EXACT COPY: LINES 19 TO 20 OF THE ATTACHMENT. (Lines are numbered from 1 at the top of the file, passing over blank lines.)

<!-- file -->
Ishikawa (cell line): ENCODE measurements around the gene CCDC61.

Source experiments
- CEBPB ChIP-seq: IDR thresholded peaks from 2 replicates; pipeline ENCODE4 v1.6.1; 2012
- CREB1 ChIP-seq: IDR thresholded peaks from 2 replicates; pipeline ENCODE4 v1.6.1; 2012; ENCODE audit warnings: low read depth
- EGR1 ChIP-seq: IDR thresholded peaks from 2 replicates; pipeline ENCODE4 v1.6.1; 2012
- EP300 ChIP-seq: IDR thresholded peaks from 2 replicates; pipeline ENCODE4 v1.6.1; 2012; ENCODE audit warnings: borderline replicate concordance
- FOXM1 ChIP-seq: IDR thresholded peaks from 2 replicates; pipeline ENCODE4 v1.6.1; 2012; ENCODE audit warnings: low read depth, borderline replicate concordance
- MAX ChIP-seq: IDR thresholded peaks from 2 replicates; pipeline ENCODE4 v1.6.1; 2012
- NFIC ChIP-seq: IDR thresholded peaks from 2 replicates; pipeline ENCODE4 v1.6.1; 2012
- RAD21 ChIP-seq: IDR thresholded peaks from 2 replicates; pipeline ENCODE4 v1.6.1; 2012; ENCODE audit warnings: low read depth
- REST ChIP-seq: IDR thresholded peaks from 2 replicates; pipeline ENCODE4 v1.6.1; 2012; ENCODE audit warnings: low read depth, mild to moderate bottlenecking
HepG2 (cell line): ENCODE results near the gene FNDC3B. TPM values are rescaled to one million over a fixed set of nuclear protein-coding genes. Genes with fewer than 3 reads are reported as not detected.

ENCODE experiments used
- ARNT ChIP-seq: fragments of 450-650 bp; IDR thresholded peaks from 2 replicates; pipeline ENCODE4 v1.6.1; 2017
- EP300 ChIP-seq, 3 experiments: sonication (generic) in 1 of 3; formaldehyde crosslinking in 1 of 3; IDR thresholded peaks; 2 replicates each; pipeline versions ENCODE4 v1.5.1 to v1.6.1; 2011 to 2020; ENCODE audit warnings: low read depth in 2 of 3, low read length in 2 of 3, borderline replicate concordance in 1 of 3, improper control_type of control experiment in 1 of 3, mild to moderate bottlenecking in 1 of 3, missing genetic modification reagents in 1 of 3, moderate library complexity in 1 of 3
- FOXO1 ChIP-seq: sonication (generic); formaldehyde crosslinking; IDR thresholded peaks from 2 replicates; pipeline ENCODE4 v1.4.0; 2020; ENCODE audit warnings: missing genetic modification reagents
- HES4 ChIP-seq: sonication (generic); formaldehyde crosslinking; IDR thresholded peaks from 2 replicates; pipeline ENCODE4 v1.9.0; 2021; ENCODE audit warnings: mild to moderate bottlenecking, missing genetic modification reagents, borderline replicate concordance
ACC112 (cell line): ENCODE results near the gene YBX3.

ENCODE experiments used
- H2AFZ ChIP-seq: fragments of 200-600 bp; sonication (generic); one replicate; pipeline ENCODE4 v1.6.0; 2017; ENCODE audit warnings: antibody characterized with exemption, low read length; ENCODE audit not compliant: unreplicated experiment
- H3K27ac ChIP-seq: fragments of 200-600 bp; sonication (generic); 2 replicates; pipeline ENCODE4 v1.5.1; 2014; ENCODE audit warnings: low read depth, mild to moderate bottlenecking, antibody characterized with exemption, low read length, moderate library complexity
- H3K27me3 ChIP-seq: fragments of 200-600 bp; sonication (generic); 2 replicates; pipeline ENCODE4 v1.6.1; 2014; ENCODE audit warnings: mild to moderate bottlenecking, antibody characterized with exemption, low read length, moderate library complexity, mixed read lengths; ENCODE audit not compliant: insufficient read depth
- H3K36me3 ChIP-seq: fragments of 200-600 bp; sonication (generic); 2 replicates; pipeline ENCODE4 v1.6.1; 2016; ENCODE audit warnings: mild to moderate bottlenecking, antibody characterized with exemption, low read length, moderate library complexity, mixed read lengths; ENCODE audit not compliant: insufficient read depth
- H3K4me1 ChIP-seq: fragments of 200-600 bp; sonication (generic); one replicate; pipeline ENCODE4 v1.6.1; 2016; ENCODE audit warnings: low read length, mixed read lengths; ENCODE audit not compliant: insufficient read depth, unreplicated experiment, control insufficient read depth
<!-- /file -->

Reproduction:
ENCODE experiments used
- H2AFZ ChIP-seq: fragments of 200-600 bp; sonication (generic); one replicate; pipeline ENCODE4 v1.6.0; 2017; ENCODE audit warnings: antibody characterized with exemption, low read length; ENCODE audit not compliant: unreplicated experiment